In a picture, when we zoom in, we magnify details. We can see those details more clearly, but we loose perspective as we don’t have a view of the surrounding scene. The same is true in life. Often, we get caught in a thought or in a conflict, we cannot see our way through until we look at it from a broader perspective. Let me introduce to you a personal favorite of mine as a coach, a technique that I call “Zooming Out”.
We know we need to zoom out when we are stuck trying to make a decision or solve a conflict. Also when we find ourselves obsessing over things and getting stressed out. In Albert Einstein words, “we cannot solve problems at the same level at which we created them” so if we want to go ahead and break out, in one of those situations, we need to change our perspective
Our point of view very often determines our thought process. Let’s review visual example of that. Those of you that have seen the movie “The Davinci Code” will probably remember when professor Langdon is giving a lecture about symbols. He shows some slides, we could see symbols but we could not see the context in which they were located. Our minds completed the information and thus we could interpret them from our own personal background, values or experiences. For instance, when we saw a figure with white robes and hoods, everybody thought about the KKK, when in reality, as we saw when they showed the total picture, they are catholics in a religious procession in Spain. When he showed a close caption at a statue of a child in the lap of a female figure, everybody thought about a representation of a baby Jesus in his mother’s arms, or even an old statue symbolizing fertility. With a bigger perspective, we could all see a statue representing the God Horus in his mother, Isis, arms.
When we feel trapped in a conflict, we are acustomed to going over and over the same thought process. For example: I am tired of this job and my monetary situation. I want to earn more money. I want to be my own boss. Therefore, I should or I want to set up my own business. However, I don’t have money to invest, so I can’t. Besides, I don’t have time either to set up a new business because my job takes all my energy and time. Hence, we end up where we started. It is clear that if we apply the same premises every time we think about a situation, we will arrive to the same conclusion. Here is when a “zooming out” comes in very handy. We zoom out by not focusing upon the situation we have here and now, and focusing on the situation we want to have. This is equivaent to a zoom out because the new situation is further from us and our perspective is broader as we don’t have all the specific details yet. This can twe thought of as being in one specific geographical point, and wanting to be in another without knowing yet what the name of the street is. We just zoom out our “mapquest” or “Yahoo-map” from the point we are now, until the desired destination area is visible on our screen. Then, and only then, we can trace a path towards it.
Relationships can also be thought of in the same manner. In a given moment we can have a problem with our partner. He did something to me that I hate, so I am angry. It is difficult for me to deal with those feelings, and every time I think about it the only thing that comes to my mind is what he did, so I just fuel my feelings and reinforce my separation. If I try to solve that conflict with my partner from that position, there is not much room for maneuver, because we are focusing upon a narrow point. When we zoom out, we include in the view a much richer history of bonding, love and forgiveness. From this point, it is much easier to find solid ground for working towards communion.
In short, “zooming out” is a process that allows us to look at situations from a broader perspective, and it is very useful when we are stuck trying to solve a problem or conflict. Why don’t you try it next time you feel like you don’t know what to do? I hope you find it helpful. I will be happy to hear about your experiences using this method.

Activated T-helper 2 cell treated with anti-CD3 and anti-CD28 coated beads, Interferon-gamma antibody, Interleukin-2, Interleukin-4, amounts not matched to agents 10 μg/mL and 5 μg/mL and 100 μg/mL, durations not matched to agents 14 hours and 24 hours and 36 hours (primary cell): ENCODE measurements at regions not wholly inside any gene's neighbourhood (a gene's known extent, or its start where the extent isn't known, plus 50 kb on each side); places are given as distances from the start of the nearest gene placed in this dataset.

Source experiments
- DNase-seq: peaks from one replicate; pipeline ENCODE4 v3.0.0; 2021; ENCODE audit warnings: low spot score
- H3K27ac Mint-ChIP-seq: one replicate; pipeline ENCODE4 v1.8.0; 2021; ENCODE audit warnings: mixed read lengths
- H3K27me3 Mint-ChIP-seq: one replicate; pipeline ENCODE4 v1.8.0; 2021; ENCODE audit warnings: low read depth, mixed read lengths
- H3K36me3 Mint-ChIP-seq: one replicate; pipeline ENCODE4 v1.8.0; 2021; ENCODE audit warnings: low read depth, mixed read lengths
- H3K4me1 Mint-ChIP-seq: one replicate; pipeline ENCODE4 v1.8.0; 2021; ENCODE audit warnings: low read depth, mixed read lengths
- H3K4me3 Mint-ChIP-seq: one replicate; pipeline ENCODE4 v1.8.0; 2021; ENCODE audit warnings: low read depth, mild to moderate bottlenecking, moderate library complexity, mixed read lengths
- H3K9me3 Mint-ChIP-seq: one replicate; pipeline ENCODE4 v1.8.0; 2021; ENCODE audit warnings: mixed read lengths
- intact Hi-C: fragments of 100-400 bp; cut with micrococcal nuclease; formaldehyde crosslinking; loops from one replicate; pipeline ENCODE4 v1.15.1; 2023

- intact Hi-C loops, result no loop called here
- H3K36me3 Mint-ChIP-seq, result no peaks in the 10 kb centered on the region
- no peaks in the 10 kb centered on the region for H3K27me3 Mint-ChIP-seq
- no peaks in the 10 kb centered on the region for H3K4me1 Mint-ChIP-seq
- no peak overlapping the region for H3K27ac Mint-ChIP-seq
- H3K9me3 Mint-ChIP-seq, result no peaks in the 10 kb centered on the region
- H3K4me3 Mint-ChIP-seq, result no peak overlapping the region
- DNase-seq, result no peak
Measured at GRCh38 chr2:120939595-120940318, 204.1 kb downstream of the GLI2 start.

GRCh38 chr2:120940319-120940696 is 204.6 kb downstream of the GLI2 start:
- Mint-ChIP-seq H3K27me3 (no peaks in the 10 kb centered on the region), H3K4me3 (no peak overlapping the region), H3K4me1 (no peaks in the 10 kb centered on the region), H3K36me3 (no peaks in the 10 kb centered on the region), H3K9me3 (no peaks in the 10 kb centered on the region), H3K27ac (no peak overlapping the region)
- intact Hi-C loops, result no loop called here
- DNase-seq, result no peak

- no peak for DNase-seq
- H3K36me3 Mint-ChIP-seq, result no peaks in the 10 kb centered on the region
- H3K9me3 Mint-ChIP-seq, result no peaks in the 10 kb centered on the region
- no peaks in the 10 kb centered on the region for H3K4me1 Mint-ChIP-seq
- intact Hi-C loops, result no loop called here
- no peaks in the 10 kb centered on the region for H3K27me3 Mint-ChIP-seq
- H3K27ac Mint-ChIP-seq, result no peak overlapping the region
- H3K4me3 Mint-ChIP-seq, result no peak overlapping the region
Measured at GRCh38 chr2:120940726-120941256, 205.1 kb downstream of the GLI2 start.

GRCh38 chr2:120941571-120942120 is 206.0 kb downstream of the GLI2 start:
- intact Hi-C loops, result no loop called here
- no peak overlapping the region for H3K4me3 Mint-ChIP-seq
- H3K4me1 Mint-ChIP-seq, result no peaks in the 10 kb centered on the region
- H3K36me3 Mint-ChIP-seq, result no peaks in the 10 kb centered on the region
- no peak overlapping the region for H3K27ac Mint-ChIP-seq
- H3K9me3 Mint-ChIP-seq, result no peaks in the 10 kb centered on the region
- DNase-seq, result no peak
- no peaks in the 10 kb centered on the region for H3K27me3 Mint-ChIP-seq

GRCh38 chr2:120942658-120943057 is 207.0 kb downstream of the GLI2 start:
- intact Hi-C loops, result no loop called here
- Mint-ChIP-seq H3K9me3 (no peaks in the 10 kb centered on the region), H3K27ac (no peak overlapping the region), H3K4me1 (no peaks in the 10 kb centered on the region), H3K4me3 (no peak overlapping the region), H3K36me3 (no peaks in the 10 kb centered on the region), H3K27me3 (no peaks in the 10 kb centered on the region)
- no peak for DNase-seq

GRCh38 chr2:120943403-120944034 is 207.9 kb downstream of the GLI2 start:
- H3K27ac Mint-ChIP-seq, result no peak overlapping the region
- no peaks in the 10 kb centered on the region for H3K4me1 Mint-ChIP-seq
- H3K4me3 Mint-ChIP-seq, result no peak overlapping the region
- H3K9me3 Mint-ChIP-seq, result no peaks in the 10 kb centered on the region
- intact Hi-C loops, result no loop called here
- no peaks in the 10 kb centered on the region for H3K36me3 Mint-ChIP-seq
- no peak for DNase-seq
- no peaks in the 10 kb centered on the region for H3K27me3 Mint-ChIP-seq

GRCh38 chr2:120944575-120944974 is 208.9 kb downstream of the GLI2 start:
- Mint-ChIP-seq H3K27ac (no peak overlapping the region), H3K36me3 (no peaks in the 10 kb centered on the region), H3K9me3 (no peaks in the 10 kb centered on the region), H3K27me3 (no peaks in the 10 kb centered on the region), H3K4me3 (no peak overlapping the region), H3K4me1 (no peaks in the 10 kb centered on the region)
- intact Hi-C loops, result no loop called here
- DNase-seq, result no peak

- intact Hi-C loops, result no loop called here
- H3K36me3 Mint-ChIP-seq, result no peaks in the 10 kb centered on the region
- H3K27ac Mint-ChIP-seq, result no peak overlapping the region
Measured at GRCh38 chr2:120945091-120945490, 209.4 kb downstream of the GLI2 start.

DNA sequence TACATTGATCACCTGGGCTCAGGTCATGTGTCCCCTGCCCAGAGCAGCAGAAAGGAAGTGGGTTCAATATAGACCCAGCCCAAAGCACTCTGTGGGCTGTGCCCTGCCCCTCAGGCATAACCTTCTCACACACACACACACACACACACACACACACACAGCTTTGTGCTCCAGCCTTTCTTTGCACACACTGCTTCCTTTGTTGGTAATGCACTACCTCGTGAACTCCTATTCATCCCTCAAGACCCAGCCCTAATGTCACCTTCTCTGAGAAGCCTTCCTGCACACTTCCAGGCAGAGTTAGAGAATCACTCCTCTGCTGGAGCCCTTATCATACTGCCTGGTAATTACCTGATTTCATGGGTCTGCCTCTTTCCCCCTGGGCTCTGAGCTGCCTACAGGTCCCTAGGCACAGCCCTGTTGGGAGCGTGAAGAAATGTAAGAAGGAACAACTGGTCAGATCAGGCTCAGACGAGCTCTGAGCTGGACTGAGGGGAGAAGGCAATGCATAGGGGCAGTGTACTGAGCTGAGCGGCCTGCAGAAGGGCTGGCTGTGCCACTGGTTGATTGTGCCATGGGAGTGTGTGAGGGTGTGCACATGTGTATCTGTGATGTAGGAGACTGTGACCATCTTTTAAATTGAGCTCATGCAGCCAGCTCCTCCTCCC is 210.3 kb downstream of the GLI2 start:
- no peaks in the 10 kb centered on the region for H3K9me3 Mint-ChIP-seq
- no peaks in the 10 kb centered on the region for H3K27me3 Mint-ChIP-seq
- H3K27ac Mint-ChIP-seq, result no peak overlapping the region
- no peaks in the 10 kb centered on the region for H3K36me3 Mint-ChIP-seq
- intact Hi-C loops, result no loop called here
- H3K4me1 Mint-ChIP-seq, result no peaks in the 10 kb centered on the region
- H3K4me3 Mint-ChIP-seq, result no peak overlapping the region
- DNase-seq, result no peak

"What the caterpillar calls the end of the world, the master calls a butterfly" - Richard Bach
I wrote an article recently (“how to stop worrying too much”) in which I gave some tips about overcoming some of our day-to-day worries. I’ve received comments from readers that thought it was very useful; others, instead, felt that it helped them to relax, but still, they felt overwhelmed by problems. Their problems are real, tangible and specific. They are economic, professional, sentimental or health related problems. I understand that the clues given in that article had two purposes:
1. To let people differentiate worries from problems,
2. To help adopt the best attitude to confront both.
However, I think I missed the opportunity to mention something about why we are not more open to finding alternative solutions. That is why, today, we are going to talk about fear; because fear is what stops us most of the time from finding better solutions to our problems.
Fear is the most important factor preventing us from creating the life we want to have. For instance, when somebody suffers an unhappy marriage for years, the fundamental reason behind why they do not get a divorce, is fear.
• Fear of the other person’s reaction.
• Fear of society’s response
• Fear of making our economic situation more difficult
• Fear of the emotional implications for our children
• Fear of being alone
The list is never ending. It is the same when we keep a job that is far from fulfilling. We are scared to leave something that is giving us a certain amount of security, social or professional status. Also fear of the possibility of not finding anything better. We are afraid of poverty, failure, and loneliness. Moving, making new friends, listening to people with different ideas from ours, making mistakes, even getting older or not having a large bank account are things that scare us. Why? What is behind the fear we find when we confront the possibility of changing the status quo of our life?
Fear is produced by a previous experience or because we have the idea the that something can bad will happen, or a combination of both circumstances. For instance, we are scared of a plane because it could crash and have a fatal accident; we fear poverty because we were poor at some point in time or because we have seen the problems that poverty causes. We are well aware of the extreme consequences, that, in some cases, can even threaten our survival. This is the same for the fear of loneliness or disease. Nevertheless, in reality whether we have lived these experiences first hand or not, fear belongs to the realm of thoughts and imagination, not in the real present moment. We can say for sure that fear is something as imaginary as the weapons of mass destruction of some countries: just a hypothetical possibility.